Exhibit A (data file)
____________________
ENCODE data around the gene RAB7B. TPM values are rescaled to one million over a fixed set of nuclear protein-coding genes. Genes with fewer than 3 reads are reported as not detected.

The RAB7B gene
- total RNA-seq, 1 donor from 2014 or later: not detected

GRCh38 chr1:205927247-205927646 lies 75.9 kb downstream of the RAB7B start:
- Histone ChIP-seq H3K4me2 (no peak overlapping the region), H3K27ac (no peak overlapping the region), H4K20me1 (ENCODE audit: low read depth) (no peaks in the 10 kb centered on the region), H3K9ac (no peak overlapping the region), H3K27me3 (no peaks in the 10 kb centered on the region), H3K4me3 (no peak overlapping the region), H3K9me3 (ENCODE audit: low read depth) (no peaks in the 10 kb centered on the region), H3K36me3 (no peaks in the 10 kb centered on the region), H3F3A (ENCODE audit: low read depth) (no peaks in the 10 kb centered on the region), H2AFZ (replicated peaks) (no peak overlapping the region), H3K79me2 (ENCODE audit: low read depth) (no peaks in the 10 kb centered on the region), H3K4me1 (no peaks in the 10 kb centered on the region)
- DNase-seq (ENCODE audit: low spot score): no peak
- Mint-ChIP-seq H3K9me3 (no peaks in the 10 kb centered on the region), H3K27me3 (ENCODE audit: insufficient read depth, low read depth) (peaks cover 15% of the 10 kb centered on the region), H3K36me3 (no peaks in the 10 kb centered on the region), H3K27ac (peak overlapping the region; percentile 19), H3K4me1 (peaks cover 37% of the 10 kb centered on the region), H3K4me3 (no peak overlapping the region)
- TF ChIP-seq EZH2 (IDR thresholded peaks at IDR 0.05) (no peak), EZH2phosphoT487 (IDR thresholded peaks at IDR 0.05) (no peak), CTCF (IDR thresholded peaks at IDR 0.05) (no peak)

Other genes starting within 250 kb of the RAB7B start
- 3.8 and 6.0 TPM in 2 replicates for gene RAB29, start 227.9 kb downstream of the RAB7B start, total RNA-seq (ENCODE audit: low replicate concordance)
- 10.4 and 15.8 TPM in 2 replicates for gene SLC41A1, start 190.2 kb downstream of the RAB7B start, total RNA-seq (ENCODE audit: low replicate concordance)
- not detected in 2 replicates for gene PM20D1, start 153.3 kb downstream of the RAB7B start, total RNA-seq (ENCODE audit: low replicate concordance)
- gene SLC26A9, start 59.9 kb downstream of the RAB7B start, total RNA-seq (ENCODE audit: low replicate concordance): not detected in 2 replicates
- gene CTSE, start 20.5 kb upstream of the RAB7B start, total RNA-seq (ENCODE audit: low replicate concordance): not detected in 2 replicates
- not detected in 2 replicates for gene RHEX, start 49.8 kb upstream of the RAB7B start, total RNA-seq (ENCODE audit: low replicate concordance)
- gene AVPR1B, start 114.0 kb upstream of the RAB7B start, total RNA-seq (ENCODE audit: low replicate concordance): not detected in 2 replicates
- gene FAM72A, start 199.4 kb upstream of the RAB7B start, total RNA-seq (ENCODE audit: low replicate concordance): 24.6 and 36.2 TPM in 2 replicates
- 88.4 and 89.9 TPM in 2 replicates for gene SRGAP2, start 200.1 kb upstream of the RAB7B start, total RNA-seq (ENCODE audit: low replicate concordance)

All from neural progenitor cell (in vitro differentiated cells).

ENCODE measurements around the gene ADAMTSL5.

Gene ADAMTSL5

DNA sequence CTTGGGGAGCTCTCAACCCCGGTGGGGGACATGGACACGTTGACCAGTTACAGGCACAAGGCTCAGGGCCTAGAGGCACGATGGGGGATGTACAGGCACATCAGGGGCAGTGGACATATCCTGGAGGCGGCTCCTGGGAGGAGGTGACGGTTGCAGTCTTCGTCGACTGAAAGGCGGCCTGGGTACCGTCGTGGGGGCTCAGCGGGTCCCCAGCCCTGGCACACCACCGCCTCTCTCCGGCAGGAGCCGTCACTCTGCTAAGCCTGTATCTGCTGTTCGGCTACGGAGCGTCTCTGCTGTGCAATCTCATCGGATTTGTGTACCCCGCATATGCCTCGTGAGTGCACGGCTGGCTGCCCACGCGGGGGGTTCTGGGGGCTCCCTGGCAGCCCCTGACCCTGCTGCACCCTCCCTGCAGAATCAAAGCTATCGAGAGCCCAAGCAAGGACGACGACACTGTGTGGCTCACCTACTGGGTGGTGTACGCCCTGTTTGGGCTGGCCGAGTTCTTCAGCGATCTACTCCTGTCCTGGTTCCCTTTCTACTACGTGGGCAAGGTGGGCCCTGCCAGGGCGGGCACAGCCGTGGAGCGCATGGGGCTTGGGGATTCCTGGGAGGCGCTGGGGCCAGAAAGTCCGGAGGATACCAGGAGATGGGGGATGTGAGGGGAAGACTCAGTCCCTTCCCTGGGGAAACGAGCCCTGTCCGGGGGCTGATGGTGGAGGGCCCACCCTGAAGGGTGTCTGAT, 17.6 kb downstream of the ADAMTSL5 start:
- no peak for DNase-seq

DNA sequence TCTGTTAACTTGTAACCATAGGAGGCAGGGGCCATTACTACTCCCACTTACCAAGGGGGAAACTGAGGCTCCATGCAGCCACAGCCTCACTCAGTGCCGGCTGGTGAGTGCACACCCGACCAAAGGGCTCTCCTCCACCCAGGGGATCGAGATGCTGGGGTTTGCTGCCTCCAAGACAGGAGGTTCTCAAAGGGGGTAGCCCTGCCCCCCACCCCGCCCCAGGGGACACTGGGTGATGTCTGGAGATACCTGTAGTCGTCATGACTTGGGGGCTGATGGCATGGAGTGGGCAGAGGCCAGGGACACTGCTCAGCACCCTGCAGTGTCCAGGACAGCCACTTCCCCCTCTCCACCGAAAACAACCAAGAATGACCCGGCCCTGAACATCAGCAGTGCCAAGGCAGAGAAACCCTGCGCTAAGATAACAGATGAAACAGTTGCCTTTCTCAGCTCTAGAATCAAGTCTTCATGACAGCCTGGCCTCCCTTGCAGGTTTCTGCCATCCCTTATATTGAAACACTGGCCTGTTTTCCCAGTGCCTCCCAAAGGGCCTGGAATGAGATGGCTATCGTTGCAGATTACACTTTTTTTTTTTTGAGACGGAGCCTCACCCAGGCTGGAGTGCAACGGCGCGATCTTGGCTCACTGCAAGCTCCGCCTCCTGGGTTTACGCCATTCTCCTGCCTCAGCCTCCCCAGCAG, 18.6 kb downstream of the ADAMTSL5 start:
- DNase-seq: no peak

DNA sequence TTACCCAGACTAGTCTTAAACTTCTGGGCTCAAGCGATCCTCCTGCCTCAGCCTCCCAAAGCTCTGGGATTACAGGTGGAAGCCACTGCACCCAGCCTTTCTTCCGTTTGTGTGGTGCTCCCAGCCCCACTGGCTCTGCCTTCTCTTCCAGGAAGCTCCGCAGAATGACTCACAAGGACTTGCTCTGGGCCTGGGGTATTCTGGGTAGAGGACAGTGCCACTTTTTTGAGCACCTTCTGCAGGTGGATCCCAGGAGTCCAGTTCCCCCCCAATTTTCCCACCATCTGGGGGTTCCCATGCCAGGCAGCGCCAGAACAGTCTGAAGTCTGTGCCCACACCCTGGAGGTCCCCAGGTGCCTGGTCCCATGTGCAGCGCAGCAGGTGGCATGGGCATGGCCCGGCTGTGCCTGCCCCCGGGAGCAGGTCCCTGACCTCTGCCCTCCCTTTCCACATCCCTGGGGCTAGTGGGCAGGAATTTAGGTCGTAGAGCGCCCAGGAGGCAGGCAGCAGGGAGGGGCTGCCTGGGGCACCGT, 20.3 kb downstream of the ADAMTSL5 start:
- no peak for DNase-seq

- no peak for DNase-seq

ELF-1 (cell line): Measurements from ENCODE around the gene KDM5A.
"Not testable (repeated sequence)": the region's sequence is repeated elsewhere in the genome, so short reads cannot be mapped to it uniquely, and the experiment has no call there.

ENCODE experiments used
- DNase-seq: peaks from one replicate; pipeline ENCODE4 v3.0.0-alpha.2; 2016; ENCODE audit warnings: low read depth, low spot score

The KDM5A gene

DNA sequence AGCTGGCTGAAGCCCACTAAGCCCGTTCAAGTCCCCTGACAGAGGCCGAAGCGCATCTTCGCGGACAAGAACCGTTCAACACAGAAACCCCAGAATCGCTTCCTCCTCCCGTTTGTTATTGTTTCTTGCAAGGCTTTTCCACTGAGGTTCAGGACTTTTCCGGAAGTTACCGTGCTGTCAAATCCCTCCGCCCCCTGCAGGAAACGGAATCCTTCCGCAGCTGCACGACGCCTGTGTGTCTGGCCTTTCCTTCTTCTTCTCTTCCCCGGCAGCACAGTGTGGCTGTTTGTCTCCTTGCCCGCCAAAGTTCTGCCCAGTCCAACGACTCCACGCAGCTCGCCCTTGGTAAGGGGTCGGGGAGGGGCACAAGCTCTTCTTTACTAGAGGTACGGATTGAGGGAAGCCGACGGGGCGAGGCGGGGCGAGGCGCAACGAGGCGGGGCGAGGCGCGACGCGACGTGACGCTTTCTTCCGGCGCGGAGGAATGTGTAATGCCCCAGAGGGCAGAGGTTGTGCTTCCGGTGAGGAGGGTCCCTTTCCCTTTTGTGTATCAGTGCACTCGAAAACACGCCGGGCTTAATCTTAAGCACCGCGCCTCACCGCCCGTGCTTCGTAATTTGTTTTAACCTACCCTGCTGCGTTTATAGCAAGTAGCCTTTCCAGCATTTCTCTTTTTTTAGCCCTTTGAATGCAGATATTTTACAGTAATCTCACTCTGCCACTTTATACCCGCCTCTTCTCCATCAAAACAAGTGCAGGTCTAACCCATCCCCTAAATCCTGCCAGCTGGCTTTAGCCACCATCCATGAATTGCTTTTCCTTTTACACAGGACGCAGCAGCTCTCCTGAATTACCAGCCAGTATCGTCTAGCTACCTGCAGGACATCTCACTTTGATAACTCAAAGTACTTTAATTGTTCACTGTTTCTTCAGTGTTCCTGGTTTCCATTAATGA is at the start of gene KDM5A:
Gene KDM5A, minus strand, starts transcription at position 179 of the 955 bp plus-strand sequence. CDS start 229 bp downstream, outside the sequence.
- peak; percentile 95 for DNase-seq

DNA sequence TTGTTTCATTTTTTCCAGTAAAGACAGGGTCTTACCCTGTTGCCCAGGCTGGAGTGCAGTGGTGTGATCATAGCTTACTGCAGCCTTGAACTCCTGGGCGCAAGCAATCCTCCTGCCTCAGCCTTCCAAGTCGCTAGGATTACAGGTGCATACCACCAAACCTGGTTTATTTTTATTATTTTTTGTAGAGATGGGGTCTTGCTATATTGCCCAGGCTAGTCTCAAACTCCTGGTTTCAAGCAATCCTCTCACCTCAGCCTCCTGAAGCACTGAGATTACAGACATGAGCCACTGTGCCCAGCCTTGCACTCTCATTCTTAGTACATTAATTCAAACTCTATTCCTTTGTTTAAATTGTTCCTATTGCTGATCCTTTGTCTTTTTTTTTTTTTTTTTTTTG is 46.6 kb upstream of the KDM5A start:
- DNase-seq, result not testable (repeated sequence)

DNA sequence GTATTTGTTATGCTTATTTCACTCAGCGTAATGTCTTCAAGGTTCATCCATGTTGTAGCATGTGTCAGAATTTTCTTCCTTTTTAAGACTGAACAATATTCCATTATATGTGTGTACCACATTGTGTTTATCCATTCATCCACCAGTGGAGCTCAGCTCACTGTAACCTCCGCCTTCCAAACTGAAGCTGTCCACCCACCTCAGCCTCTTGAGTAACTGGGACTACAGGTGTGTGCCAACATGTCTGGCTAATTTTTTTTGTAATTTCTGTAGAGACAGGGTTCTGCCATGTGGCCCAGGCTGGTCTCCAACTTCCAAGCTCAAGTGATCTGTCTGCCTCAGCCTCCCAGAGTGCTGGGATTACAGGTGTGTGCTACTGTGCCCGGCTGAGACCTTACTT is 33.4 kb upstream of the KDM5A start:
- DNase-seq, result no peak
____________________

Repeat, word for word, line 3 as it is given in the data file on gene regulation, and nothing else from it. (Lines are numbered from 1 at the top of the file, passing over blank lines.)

- total RNA-seq, 1 donor from 2014 or later: not detected